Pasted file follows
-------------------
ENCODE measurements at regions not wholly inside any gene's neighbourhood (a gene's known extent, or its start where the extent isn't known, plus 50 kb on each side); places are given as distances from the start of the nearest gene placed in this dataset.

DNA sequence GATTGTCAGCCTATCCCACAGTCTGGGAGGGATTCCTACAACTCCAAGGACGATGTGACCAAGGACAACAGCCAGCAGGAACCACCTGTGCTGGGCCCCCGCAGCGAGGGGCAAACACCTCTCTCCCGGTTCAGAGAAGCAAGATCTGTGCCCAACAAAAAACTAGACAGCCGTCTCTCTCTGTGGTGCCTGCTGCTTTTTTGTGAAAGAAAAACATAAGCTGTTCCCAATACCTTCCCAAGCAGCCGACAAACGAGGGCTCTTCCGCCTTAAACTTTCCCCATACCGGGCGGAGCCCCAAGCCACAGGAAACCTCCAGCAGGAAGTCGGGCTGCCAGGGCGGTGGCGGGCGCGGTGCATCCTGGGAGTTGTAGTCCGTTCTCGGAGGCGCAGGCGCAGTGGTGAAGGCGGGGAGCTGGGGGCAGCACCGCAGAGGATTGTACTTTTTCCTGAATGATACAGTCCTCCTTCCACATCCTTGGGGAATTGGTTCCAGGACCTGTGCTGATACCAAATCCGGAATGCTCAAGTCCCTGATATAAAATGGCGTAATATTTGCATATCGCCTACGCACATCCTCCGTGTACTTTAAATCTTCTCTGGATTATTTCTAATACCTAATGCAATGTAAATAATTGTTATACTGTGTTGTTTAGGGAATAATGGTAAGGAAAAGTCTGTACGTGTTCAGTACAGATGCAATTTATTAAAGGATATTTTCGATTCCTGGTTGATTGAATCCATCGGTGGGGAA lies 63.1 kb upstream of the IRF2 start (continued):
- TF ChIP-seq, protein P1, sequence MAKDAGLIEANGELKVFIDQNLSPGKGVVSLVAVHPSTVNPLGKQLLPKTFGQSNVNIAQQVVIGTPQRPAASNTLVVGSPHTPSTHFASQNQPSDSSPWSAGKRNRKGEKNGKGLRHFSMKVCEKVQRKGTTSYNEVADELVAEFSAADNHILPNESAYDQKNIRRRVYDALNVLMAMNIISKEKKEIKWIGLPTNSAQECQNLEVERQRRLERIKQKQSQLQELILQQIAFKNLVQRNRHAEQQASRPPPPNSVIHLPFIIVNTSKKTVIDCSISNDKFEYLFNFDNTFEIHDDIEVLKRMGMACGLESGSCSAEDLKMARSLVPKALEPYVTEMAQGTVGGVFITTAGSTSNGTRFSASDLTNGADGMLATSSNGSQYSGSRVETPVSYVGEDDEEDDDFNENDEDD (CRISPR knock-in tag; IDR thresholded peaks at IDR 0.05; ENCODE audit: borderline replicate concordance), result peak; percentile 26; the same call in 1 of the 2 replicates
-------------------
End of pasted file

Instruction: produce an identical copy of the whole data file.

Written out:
ENCODE measurements at regions not wholly inside any gene's neighbourhood (a gene's known extent, or its start where the extent isn't known, plus 50 kb on each side); places are given as distances from the start of the nearest gene placed in this dataset.

DNA sequence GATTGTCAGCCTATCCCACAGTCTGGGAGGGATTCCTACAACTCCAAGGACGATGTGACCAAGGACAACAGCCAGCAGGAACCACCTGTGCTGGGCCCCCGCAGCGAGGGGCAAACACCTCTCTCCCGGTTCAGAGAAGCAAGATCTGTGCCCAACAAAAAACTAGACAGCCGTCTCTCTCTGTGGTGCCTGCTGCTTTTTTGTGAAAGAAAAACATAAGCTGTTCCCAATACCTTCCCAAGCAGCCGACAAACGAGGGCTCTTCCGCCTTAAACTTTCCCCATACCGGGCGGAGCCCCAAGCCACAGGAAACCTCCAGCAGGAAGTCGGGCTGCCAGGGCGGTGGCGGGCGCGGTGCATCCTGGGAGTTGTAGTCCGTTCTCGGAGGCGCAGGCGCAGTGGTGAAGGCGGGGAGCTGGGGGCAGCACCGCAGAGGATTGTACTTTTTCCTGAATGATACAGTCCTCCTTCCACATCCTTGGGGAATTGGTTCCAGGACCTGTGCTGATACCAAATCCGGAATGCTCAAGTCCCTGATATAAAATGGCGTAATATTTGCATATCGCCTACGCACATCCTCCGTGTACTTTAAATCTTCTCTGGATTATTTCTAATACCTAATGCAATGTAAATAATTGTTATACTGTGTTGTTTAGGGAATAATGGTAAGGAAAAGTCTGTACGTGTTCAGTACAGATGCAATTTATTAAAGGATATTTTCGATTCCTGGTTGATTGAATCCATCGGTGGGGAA lies 63.1 kb upstream of the IRF2 start (continued):
- TF ChIP-seq, protein P1, sequence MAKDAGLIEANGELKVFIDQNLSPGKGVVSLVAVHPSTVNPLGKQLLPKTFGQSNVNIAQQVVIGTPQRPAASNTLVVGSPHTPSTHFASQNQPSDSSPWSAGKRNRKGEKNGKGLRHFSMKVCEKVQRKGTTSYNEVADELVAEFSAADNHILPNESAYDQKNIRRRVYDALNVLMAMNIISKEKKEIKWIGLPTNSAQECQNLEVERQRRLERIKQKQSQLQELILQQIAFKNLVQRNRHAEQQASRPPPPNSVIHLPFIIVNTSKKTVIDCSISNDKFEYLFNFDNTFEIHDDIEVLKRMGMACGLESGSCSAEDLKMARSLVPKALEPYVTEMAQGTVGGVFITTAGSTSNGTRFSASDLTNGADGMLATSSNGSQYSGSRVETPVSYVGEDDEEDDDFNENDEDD (CRISPR knock-in tag; IDR thresholded peaks at IDR 0.05; ENCODE audit: borderline replicate concordance), result peak; percentile 26; the same call in 1 of the 2 replicates